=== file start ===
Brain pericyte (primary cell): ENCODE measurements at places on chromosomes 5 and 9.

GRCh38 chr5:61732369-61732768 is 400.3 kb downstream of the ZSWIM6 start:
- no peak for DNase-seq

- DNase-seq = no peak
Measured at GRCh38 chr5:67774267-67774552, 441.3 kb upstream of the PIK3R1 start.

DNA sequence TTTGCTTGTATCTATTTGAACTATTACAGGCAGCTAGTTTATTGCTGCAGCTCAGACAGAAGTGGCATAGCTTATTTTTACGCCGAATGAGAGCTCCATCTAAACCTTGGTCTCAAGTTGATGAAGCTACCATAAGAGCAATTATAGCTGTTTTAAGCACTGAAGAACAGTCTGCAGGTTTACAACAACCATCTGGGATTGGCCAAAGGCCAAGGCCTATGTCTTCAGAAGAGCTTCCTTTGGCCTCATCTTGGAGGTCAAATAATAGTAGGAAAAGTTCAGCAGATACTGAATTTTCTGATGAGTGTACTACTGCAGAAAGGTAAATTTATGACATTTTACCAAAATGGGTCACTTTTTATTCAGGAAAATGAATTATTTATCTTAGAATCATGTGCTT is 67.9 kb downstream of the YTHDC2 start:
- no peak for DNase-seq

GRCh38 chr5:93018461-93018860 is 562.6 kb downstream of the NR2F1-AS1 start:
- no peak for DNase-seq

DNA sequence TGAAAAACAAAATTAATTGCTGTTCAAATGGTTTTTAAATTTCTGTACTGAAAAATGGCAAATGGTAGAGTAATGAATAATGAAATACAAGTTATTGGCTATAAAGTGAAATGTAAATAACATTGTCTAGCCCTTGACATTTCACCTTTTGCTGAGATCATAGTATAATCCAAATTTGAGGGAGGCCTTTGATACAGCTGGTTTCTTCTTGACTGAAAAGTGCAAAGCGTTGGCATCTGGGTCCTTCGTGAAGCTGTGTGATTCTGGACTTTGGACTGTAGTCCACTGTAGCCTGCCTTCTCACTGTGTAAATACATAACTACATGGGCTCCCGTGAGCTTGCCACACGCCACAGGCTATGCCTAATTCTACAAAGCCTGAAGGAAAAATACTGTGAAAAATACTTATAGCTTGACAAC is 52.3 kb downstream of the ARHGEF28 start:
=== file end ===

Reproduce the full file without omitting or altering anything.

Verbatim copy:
Brain pericyte (primary cell): ENCODE measurements at places on chromosomes 5 and 9.

GRCh38 chr5:61732369-61732768 is 400.3 kb downstream of the ZSWIM6 start:
- no peak for DNase-seq

- DNase-seq = no peak
Measured at GRCh38 chr5:67774267-67774552, 441.3 kb upstream of the PIK3R1 start.

DNA sequence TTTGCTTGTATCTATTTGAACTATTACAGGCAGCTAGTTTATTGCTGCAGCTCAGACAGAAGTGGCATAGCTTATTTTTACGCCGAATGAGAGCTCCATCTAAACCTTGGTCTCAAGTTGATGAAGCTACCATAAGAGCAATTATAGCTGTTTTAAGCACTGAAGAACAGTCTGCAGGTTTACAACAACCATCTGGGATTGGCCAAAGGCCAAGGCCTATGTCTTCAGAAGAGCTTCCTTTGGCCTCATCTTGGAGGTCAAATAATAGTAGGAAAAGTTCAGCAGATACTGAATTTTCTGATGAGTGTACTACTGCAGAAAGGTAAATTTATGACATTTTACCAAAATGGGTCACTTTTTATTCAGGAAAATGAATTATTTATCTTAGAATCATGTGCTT is 67.9 kb downstream of the YTHDC2 start:
- no peak for DNase-seq

GRCh38 chr5:93018461-93018860 is 562.6 kb downstream of the NR2F1-AS1 start:
- no peak for DNase-seq

DNA sequence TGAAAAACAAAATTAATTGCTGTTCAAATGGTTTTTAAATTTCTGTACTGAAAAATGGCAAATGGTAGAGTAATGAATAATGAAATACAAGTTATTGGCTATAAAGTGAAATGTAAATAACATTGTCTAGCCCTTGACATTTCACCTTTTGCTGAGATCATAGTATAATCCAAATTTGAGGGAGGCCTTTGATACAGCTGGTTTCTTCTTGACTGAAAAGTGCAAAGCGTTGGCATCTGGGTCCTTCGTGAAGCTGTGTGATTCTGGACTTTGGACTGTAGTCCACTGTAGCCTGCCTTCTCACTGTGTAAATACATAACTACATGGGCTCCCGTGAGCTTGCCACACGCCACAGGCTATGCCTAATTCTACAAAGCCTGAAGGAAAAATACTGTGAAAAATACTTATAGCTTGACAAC is 52.3 kb downstream of the ARHGEF28 start: